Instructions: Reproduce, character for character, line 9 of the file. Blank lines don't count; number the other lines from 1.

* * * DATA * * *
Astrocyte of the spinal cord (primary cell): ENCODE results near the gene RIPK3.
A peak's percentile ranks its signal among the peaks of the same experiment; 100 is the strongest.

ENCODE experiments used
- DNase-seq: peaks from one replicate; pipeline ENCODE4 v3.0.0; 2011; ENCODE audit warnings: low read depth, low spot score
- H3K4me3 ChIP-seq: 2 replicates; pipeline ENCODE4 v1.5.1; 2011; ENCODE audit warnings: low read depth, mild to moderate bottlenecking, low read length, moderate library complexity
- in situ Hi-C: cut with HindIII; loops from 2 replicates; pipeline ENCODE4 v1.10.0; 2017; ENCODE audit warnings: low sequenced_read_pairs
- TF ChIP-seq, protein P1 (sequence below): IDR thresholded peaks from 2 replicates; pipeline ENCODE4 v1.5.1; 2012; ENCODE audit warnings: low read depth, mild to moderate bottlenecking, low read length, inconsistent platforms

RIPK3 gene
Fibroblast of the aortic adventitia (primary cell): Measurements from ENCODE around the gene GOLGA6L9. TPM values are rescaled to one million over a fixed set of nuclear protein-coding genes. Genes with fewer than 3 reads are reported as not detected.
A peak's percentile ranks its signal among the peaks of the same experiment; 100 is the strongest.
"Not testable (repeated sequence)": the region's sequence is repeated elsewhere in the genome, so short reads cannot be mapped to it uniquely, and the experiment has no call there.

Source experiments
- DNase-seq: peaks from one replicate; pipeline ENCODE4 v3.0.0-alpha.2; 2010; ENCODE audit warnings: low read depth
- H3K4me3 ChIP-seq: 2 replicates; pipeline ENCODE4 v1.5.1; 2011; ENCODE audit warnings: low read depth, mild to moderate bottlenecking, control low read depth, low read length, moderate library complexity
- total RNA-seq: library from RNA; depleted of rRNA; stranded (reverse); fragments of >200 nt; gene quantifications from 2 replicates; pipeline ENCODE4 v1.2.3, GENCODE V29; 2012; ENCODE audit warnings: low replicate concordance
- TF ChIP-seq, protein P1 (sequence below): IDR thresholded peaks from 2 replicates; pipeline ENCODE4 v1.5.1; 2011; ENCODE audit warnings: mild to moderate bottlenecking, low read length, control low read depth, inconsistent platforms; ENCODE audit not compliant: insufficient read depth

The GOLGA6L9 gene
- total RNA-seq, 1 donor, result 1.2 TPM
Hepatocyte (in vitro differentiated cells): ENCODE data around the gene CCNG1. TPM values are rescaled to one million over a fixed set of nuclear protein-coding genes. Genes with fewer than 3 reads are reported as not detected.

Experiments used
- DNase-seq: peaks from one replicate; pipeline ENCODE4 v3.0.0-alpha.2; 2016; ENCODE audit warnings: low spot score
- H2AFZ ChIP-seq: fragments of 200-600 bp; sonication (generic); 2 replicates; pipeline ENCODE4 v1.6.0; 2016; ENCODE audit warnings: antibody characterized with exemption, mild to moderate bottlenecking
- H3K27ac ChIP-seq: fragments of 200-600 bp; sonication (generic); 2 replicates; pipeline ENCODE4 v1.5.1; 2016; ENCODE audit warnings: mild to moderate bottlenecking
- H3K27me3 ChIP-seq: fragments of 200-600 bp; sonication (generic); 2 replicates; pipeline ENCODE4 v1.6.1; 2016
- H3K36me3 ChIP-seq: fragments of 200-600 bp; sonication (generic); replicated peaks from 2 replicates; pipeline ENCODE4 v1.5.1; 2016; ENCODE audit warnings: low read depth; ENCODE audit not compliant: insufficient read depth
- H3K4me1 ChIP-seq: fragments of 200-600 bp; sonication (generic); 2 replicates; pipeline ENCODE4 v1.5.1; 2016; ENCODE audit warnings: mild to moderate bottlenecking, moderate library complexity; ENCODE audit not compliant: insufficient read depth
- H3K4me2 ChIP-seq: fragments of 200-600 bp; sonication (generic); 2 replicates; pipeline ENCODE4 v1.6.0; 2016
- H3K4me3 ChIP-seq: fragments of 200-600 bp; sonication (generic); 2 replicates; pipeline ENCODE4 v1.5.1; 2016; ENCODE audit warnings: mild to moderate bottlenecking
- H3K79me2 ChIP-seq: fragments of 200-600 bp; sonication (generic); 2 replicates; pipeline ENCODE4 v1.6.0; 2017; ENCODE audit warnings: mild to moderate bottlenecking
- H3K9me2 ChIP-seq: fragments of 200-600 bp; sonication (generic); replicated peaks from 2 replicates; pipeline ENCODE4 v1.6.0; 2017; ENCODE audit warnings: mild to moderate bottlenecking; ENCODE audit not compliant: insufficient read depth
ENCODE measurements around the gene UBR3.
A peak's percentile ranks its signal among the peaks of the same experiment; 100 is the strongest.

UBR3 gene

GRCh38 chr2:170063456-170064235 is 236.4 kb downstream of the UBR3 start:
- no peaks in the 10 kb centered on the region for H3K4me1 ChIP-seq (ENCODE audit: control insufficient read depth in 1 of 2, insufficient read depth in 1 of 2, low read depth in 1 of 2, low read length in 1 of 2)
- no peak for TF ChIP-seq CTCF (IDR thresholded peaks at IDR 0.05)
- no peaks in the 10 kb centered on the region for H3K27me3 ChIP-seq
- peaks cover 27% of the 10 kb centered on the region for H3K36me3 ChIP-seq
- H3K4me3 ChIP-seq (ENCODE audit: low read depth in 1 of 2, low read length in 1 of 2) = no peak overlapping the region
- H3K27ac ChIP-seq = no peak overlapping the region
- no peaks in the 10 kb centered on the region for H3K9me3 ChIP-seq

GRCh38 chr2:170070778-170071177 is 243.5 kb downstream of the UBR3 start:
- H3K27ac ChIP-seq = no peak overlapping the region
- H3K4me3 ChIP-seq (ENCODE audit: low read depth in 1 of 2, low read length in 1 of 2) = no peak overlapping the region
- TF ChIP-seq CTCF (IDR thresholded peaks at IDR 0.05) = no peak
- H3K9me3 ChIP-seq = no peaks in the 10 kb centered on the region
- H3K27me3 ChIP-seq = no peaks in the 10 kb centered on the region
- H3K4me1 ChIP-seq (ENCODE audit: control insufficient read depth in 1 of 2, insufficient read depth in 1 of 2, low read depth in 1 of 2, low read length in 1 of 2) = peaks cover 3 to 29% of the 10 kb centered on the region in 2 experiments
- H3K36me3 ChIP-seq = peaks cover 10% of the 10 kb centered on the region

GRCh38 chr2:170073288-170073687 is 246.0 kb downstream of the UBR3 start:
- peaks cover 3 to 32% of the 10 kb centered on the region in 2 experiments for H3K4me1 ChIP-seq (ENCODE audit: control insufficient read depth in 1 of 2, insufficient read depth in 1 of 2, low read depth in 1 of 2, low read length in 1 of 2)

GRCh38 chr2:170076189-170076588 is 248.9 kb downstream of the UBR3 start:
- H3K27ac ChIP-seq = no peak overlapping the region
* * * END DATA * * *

Fibroblast of the aortic adventitia (primary cell): Measurements from ENCODE around the gene GOLGA6L9. TPM values are rescaled to one million over a fixed set of nuclear protein-coding genes. Genes with fewer than 3 reads are reported as not detected.